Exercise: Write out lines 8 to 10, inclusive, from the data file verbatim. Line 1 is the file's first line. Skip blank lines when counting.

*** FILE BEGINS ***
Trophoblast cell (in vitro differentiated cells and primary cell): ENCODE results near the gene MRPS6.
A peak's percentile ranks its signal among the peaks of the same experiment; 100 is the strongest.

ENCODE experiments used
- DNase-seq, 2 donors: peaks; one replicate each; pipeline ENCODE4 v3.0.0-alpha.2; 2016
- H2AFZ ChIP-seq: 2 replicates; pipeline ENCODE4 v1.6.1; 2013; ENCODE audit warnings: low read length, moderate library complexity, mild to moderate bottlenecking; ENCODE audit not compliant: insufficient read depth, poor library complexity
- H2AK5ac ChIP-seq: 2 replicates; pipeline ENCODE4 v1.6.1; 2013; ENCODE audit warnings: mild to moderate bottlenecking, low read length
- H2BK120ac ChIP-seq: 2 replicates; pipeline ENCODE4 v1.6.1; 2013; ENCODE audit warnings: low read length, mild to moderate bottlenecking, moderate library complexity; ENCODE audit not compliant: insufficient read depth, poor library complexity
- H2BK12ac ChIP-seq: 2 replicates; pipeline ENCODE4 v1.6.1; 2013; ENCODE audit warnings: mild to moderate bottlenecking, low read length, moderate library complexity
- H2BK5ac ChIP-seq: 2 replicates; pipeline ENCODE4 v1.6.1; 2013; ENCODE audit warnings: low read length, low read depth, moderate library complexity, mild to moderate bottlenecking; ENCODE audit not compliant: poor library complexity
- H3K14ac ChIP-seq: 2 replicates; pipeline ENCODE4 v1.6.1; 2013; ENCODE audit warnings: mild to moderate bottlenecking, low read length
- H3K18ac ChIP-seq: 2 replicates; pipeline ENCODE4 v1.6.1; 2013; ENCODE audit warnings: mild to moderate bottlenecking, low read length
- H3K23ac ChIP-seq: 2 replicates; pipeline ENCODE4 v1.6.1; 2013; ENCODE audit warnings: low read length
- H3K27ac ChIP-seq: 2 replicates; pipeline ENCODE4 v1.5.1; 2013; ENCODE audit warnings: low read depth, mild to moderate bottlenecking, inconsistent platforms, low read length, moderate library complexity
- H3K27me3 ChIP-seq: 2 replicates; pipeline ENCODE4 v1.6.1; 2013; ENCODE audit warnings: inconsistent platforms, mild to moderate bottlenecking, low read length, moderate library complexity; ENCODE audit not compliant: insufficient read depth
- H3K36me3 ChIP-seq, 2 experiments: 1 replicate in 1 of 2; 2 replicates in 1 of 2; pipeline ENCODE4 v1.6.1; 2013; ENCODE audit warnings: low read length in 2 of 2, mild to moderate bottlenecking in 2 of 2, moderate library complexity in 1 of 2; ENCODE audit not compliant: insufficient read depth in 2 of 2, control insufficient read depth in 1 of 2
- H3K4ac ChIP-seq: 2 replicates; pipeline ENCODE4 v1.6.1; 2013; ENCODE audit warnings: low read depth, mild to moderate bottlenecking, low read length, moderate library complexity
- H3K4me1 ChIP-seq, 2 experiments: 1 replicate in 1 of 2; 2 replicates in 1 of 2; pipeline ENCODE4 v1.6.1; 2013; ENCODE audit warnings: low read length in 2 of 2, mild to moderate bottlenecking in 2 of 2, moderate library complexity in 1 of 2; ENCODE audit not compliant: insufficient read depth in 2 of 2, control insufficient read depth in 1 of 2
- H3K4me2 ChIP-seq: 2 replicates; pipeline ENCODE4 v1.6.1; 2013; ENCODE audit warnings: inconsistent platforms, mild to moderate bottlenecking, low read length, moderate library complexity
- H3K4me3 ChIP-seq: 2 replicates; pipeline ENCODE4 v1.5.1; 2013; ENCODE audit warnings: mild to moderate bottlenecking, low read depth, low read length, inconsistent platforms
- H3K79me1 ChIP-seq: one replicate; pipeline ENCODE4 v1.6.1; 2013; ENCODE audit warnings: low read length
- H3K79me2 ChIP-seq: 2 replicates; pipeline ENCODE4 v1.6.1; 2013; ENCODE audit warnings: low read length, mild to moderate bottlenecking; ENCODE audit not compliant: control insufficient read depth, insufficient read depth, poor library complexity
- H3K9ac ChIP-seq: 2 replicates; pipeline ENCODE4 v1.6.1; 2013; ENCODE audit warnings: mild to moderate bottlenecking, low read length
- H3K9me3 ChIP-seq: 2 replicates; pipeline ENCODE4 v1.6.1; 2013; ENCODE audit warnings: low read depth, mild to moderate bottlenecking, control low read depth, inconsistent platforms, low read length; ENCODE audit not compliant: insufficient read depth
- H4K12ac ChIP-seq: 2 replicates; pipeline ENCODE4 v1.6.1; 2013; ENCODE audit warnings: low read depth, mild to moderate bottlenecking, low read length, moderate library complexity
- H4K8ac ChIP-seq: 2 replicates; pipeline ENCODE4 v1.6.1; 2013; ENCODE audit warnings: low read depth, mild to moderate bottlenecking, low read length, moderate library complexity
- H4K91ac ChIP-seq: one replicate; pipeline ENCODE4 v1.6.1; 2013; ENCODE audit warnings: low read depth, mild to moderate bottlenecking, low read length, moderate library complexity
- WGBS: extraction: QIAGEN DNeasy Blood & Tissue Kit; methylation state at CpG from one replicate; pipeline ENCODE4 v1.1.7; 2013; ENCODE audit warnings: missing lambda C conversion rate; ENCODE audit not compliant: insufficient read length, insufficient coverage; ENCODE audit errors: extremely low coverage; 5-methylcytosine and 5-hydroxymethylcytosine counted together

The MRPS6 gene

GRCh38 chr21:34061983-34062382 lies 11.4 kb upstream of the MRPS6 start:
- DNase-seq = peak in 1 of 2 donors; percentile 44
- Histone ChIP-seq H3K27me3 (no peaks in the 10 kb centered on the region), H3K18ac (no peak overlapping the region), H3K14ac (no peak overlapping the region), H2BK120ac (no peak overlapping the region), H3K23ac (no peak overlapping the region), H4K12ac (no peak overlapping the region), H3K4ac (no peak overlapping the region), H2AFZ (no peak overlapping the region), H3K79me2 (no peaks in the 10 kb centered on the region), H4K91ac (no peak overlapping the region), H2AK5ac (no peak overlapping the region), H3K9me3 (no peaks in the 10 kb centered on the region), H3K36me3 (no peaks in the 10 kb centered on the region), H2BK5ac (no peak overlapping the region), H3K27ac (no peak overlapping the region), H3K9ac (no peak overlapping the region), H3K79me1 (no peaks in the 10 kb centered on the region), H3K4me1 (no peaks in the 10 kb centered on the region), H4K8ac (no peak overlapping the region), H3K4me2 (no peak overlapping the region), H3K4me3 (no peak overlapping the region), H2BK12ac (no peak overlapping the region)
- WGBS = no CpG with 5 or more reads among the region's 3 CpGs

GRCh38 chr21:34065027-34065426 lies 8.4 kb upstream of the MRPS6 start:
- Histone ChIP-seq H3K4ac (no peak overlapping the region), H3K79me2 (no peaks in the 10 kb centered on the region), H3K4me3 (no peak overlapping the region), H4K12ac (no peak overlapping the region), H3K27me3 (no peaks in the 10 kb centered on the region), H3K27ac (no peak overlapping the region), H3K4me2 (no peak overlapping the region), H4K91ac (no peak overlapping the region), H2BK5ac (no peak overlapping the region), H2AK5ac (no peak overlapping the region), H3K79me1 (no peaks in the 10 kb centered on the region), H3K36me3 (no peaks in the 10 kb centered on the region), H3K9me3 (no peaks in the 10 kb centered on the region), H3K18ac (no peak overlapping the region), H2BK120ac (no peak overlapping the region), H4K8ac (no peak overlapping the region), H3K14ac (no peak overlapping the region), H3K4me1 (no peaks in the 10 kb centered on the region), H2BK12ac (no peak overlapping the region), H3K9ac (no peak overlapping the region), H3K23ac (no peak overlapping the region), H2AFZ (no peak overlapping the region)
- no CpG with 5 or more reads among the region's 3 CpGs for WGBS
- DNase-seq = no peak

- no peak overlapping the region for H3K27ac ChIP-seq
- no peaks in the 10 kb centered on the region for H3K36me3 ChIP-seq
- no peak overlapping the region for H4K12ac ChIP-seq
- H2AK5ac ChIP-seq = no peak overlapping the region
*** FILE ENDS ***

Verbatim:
- H2BK12ac ChIP-seq: 2 replicates; pipeline ENCODE4 v1.6.1; 2013; ENCODE audit warnings: mild to moderate bottlenecking, low read length, moderate library complexity
- H2BK5ac ChIP-seq: 2 replicates; pipeline ENCODE4 v1.6.1; 2013; ENCODE audit warnings: low read length, low read depth, moderate library complexity, mild to moderate bottlenecking; ENCODE audit not compliant: poor library complexity
- H3K14ac ChIP-seq: 2 replicates; pipeline ENCODE4 v1.6.1; 2013; ENCODE audit warnings: mild to moderate bottlenecking, low read length